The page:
January is in the running to be ranked among the warmest the United States has ever seen, meteorologists are saying.
That may be good news for homeowners who gave their furnaces a break in the midst of record energy prices -- but it may also have caused havoc for businesses from ski resorts to snowmobile companies that depend on the usual frosty winter weather for their profits.
“Coast to coast, this is one of the warmest Januarys we have seen. So it’s safe to say it will be in the top 10, or maybe the top 5,” said Dale Mohler, senior meteorologist with AccuWeather, a private weather forecaster based in State College, Penn.
AccuWeather said that just about every part of the country, barring the extreme southern sections of California and Florida, will record higher-than-normal temperatures for the month, which is typically one of the coldest and snowiest.
The core of the warmth has been in the Midwest and northern Plains -- a big market for natural gas -- with cities like Cleveland and Minneapolis averaging temperatures as much as 15 degrees above normal.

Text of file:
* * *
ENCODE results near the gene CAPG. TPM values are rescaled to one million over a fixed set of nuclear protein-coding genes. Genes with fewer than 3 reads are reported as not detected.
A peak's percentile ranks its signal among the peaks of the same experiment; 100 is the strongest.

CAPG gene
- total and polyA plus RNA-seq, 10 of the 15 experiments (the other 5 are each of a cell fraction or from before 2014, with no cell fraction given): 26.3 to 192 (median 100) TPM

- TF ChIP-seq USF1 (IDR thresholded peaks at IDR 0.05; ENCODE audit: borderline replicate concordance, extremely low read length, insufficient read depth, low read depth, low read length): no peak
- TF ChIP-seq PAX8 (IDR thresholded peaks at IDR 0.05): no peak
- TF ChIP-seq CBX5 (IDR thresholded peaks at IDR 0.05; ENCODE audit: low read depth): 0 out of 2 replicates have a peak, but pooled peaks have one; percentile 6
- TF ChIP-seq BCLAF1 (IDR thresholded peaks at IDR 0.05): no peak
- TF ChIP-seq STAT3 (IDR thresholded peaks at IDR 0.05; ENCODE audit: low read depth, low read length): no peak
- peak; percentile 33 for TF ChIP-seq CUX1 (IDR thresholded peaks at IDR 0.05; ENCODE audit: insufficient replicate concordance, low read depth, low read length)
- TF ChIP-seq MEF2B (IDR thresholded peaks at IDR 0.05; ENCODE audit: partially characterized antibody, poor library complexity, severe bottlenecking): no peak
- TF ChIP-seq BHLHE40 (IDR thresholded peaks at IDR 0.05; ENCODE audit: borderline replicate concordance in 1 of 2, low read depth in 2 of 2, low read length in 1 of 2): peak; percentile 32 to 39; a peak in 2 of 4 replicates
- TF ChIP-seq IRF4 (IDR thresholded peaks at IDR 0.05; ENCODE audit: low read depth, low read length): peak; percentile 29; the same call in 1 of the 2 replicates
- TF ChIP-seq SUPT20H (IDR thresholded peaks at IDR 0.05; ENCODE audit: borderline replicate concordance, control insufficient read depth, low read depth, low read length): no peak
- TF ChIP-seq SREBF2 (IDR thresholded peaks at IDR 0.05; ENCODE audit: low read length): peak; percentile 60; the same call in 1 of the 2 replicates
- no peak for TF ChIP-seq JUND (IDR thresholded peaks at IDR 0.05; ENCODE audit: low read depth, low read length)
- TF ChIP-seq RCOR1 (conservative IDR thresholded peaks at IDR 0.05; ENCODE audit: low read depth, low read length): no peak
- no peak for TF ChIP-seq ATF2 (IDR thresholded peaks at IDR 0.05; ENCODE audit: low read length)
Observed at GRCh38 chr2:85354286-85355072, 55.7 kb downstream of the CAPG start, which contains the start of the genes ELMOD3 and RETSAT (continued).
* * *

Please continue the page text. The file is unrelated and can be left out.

“It could be the warmest on record in the Chicago/Minneapolis area,” said Todd Crawford, long-range forecaster for WSI Corp., another private forecaster.
Since hitting a record in mid-December, natural gas prices have been cut in half by the mild weather, but other fuels like heating oil remain lofty as geopolitical worries keep crude oil near $70 a barrel.
The U.S. government said it would not know exactly where this January ranks in terms of being the warmest until mid-February, by which time many forecasters expect to see colder-than-normal temperatures.
But John Lesley, a spokesman for the National Climactic Data Center, said that “based on preliminary information through January 27, this will be one of the warmest.”
The NCDC said officially the warmest January on record was 1953 at 37.1 degrees Fahrenheit across the nation. Second and third are 1990 (36.9 F) and 1934 (35.7 F).
A warm January, meanwhile, doesn’t necessarily mean winter has given up for the year.
“Winter is anything but over,” said Pete Geiger, editor of the Farmers’ Almanac, which has been tracking U.S. weather for about 200 years. “February is going to bring some cold stretches.”